Even though it was the Friday of Labor Day weekend during a summer when RV sales and rentals skyrocketed, the campground wasn’t full and it was a very quiet stay. We opted for a pull-thru site, which was long, level, and gravel. Our site was on the end of a row, so we had a large front yard with no neighbor. We didn’t use any of the amenities, so I can’t comment on those, but the office had a plexiglass partition up at the check-in desk and the employee was wearing a mask, so COVID precautions were in place.

Rapid City/Black Hills KOA

3010 E. Hwy 44, Rapid City, SD 57703

www.koa.com

  • Full Hookup Sites
  • Some Sites with Cable
  • Picnic Table
  • Fire Pit
  • Cabins
  • Restrooms with Showers
  • Laundry
  • Store
  • Dump Station
  • Propane Fill
  • Air Pump
  • Dishwashing Station
  • Enclosed Dog Area
  • Volleyball
  • Basketball
  • Playground
  • Swimming Pool
  • Game Room
Site 217 is a Full Hookup (30amp) Pull-Thru
Site 217 is an end site with no neighbor out our front door.

Even though we were only there for a night, we made sure to get out and visit a couple of sights we hadn’t seen before in Rapid City. The first was the Chapel in the Hills (c. 1969), which is an exact replica of the famous Borgund Stavkirke (c. 1100s) in Laerdal, Norway. It was gifted by a local benefactor and holds worship services every evening from Memorial Day to Labor Day (though service is not being held right now). It’s gorgeous and definitely worth a visit. There’s also a fantastic park called Canyon Lake Park as you drive to the church, though we didn’t have time to stop and explore it.

The second place we visited, which was a short drive from the Chapel, was Dinosaur Park. It’s a kitschy little stop with a few (somewhat dilapidated) dinosaur statues on Skyline Drive, with decent views of the city and a little visitor center/gift shop. It’s free and probably fun for kids, but nothing to write home about.

 

A Second Visit to 7th Ranch RV Camp

In early September, we decided to take a trip to Wisconsin to visit family. We had been in our condo in Bozeman for about two months and were getting a tad bit restless, so after the very last item we had ordered for our new place arrived, we hitched up and hit the road.

The bulk of the drive from Bozeman east to Wisconsin is along I-90 East, and anyone that has driven this stretch of Interstate knows that it’s not the most exciting. And seeing as this would not be our first time driving this route, we knew it would be even less exciting for us. However, Garryowen, Montana is a good (almost) halfway point between Bozeman and Rapid City, which was to be our next stop.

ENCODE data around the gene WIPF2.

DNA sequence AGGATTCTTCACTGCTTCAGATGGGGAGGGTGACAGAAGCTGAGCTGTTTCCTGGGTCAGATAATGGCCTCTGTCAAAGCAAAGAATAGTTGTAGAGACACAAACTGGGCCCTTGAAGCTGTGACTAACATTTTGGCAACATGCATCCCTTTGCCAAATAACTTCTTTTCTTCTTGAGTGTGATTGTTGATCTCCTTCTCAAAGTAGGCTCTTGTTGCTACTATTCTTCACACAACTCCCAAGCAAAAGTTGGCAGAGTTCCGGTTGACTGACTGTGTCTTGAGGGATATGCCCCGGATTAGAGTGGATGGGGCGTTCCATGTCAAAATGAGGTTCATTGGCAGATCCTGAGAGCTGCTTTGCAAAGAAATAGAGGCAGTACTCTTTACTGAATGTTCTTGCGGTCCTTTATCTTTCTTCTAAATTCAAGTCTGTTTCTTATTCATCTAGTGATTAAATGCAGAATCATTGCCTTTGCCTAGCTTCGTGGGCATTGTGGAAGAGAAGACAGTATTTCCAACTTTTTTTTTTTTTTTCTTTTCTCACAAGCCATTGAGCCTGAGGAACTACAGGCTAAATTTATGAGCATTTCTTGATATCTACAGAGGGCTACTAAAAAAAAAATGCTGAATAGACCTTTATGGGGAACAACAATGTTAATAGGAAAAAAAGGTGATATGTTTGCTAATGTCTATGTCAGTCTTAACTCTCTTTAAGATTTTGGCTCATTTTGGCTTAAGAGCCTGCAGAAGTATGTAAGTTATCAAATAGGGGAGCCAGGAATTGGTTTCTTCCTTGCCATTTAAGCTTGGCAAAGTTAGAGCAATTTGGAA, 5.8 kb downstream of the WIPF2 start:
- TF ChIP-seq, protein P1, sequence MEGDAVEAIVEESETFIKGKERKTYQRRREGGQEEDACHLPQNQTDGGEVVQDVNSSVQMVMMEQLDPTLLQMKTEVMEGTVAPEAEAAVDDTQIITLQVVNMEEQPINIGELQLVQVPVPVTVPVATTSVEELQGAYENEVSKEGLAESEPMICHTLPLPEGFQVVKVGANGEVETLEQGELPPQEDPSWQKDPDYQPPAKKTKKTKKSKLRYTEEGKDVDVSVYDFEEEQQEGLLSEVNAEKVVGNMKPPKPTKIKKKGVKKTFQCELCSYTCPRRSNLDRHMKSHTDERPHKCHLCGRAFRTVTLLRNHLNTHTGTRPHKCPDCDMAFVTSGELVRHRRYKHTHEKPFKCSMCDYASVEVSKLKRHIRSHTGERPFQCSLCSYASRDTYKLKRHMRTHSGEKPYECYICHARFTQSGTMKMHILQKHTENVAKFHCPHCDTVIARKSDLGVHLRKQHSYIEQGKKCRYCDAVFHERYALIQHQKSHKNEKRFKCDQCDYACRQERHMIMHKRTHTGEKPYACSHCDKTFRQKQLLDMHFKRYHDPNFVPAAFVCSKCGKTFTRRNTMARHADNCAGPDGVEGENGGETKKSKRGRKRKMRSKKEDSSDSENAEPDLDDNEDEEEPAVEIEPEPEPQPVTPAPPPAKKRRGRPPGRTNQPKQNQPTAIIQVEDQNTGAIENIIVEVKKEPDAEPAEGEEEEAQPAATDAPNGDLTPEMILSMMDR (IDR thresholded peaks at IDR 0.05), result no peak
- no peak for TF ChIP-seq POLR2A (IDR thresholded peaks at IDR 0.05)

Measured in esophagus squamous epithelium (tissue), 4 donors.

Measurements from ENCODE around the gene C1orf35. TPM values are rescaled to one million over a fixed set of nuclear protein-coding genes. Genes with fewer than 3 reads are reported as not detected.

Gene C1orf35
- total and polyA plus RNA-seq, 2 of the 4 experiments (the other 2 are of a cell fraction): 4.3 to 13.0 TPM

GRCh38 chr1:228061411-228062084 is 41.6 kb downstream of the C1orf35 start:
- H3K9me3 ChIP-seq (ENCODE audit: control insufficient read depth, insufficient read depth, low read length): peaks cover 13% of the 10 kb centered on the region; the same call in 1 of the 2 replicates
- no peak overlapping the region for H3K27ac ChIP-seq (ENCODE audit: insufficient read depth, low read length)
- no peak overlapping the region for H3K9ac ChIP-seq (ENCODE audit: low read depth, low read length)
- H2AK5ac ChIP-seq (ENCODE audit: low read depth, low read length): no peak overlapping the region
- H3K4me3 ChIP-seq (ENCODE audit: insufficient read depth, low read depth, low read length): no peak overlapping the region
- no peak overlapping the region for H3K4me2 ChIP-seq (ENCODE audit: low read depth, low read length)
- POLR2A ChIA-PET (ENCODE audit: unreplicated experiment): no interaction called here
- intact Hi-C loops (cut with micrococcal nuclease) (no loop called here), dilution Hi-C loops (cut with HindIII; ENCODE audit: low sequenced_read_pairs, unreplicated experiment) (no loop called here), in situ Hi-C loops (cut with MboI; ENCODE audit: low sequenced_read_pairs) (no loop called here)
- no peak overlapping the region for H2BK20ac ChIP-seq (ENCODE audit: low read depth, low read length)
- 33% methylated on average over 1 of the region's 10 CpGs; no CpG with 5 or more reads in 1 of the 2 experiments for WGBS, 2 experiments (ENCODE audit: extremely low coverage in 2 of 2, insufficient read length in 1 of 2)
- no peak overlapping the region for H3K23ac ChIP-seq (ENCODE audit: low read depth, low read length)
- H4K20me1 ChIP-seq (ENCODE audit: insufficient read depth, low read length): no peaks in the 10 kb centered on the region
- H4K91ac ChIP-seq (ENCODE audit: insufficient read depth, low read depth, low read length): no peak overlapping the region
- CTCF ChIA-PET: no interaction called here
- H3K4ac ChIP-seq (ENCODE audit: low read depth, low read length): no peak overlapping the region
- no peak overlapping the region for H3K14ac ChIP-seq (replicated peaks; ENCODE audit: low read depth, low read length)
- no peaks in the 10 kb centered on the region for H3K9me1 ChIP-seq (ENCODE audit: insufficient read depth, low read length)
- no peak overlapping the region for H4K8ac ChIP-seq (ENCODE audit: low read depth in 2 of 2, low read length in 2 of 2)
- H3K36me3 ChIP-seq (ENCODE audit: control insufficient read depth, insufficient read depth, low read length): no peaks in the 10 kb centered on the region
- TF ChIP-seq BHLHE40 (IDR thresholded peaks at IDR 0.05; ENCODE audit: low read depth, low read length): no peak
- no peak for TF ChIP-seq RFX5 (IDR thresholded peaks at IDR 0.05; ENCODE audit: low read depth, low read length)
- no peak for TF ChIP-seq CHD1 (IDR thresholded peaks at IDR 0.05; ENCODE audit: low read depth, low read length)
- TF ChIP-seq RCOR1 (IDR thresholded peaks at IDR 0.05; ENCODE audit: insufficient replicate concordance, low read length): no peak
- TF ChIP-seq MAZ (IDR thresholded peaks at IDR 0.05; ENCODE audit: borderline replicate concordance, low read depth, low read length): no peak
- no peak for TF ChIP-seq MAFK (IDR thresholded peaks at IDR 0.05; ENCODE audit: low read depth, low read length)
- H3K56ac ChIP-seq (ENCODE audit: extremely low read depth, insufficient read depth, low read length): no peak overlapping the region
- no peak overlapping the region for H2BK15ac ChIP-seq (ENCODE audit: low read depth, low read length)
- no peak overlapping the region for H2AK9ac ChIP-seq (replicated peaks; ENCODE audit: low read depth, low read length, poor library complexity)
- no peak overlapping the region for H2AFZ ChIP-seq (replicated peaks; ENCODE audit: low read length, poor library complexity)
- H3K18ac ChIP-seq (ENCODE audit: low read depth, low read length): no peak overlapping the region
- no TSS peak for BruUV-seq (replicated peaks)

Garryowen is tiny and there isn’t much of a town to speak of, but Little Bighorn Battlefield National Monument is located a couple miles north in Crow Agency, Montana. The monument educates about a very important time period in our country’s history and is a very worthwhile stop. A visit can be accomplished in a few hours time.

We stayed at 7th Ranch RV Camp and visited the monument in July 2018, which you can read about and see photos of here.

I’ll add a few things about both 7th Ranch RV Camp and Little Bighorn Battlefield that weren’t highlighted in that post or have changed since our last visit:

  • When you make a reservation at 7th Ranch, they don’t take a deposit or any personal information. They just ask that if you aren’t going to make it, to call. This is great for people that like to change their minds or have a last-minute change of plans for some reason. However, it makes the check-in process longer than necessary, especially when multiple RVs show up at the same time. We waited 25 minutes to check in on a very hot day when we were fifth in line. If they took a little more info over the phone, this process could be sped up.
  • While the sites are nice, long pull-thrus, our site was very unlevel side to side and required three layers of levelers to get us to an acceptable place.

  • The visitor center at Little Bighorn is currently closed due to COVID. They have also blocked off every other parking spot in order to minimize the amount of visitors at a time.

  • If you travel with dogs, this might not be a stop for you. There are signs posted that dogs are not allowed outside of vehicles. I’m assuming this is because of the nature of this monument and the fact that a large part of the property is a veteran cemetery.